Then, Jesus says that God the Father provides the fourth witness that He is the Christ. In verses 37-38, He says, “And the Father who sent me has testified about me himself. You have never heard his voice or seen him face to face, and you do not have his message in your hearts, because you do not believe me—the one he sent to you.” Now, when Jesus was baptized, the Spirit descended like a dove and the Father said, “This is my dearly loved Son, who brings me great joy.” (Matthew 3:17) If this is so, then how could He say that they had never heard the voice of the Father? It’s because their hardened hearts were not tuned to God’s voice. In John 12, God’s voice speaks from the heavens, but those with unprepared hearts only think that it has thundered. Jesus says that even though the Father gives testimony to His greatness, not everyone will believe or respond. Will you listen to the voice of the Father, as God testifies to Jesus?
Also, Jesus says that the Scriptures are the fifth witness about Him. In John 5:39-40, Jesus says, “You search the Scriptures because you think they give you eternal life. But the Scriptures point to me! Yet you refuse to come to me to receive this life.” In other words, God gave the Bible in order to point to Jesus—but many people think that eternal life comes from believing in the Bible. Eternal life comes from knowing Jesus. Like the Pharisees, many people today worship the Bible instead of Christ. Placing words on a page over an encounter with the Living Word, they become stuck in rules and regulations like the teachers of religious law. Will you follow the Bible to Jesus, or will you get stuck in glorification of words on a page?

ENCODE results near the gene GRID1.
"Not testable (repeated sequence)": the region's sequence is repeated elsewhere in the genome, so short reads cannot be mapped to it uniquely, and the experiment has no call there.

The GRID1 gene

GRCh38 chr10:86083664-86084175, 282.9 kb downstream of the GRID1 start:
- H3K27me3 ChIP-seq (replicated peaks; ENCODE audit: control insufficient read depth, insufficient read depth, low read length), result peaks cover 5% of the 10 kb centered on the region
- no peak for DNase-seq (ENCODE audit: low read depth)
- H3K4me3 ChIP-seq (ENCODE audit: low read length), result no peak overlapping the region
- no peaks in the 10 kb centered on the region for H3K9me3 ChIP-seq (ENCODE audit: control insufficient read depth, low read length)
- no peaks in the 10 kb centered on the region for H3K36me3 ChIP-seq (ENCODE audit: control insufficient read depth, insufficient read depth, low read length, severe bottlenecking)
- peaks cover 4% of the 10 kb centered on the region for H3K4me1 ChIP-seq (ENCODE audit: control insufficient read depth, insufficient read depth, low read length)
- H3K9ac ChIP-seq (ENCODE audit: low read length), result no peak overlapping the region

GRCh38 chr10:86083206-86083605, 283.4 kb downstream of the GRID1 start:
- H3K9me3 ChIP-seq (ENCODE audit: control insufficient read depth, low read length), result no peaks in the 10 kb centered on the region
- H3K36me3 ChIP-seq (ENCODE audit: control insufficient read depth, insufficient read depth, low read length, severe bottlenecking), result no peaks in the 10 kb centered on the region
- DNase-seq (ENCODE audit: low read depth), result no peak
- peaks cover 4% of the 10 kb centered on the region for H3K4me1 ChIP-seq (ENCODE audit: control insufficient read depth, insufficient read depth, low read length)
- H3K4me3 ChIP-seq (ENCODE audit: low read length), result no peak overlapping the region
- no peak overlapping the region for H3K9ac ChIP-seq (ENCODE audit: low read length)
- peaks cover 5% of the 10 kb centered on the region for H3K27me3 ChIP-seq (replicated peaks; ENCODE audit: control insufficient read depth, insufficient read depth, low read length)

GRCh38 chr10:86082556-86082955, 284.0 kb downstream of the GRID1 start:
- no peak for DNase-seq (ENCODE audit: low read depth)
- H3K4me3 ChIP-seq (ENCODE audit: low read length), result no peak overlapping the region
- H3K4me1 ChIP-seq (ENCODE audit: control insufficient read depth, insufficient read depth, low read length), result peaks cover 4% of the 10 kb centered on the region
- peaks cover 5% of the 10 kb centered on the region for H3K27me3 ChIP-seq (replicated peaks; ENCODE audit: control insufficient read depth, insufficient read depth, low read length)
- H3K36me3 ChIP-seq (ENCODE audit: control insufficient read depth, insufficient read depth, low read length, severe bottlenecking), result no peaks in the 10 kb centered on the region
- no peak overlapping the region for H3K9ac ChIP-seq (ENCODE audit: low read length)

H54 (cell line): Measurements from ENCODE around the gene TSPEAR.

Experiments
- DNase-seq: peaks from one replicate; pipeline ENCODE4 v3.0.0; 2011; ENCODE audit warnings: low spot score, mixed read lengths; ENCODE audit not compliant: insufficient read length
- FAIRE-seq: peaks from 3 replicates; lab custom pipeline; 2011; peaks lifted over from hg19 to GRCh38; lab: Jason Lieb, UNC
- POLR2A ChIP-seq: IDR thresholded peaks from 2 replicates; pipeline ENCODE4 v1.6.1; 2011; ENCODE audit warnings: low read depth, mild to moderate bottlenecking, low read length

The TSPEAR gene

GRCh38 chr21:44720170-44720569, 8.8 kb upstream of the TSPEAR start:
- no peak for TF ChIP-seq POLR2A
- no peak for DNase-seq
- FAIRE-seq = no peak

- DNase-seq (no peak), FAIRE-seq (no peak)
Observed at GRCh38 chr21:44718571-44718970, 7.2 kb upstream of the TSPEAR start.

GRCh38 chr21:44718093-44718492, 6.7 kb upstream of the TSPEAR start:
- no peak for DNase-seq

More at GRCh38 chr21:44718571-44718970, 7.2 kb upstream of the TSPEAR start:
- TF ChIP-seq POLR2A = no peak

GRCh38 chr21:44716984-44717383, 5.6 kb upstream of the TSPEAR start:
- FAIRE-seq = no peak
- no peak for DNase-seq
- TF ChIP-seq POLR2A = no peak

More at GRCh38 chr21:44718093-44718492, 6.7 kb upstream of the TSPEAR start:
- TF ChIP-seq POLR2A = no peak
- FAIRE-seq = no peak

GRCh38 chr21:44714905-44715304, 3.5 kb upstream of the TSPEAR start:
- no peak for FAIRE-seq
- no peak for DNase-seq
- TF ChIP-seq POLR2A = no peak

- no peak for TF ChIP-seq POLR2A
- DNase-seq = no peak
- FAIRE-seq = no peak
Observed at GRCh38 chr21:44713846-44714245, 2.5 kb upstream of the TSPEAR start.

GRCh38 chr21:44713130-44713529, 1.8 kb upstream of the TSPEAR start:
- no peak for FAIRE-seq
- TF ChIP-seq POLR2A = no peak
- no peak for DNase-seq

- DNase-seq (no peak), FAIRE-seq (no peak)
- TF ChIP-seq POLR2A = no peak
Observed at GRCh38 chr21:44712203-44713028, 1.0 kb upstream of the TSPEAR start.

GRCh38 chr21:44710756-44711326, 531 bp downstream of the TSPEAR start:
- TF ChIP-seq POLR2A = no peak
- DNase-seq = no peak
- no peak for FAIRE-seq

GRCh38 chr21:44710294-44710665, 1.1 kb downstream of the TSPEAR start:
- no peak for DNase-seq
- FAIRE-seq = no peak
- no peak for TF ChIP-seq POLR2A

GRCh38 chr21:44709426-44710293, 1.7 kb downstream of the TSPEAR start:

Finally, in verses 45-47, the Master says that Moses is the sixth witness to the fact that Jesus is the Messiah. “Yet it isn’t I who will accuse you before the Father. Moses will accuse you! Yes, Moses, in whom you put your hopes. If you really believed Moses, you would believe me, because he wrote about me. But since you don’t believe what he wrote, how will you believe what I say?” Jesus has already cited the scriptures that Moses wrote, so it seems like He is doubling up again. But Jesus is also talking about Moses himself. Yes, Moses’ words testify to Jesus being the Messiah. But on the Mount of Transfiguration, Moses’ apparition validated the Christhood of our Lord.4 Will you believe the testimony as each of these witnesses? Will you accept the overwhelming evidence that Christ is Lord?
Once Christians accept the testimony and receive Jesus as their Lord, God calls us to become witnesses ourselves. The problem is that so many believers think that their story ends at salvation and doesn’t continue with our calling as disciples and missionaries of our Lord. Howard Hendricks says, “In the midst of a generation screaming for answers, Christians are stuttering.”5 Instead of faltering in our call to tell of Jesus’ saving power, we need to accept His mandate to become faith witnesses. He promised we would not be alone, but that He would be with us. He wants to remind us, “…You will receive power when the Holy Spirit comes upon you. And you will be my witnesses, telling people about me everywhere–in Jerusalem, throughout Judea, in Samaria, and to the ends of the earth.” (Acts 1:8)
1 W. Wiersbe, Wycliffe Handbook of Preaching & Preachers, p. 215.
2 Deuteronomy 17:6; 19:15; Matthew 18:16; 2 Corinthians 13:1
3 All scripture quotations taken from the NLT.
4 Matthew 17:1-13
5 http://www.sermonillustrations.com/a-z/w/witnessing.htm. January 19, 2017.
© 2017 by Gregory T. Smith.
Reprinted with permission from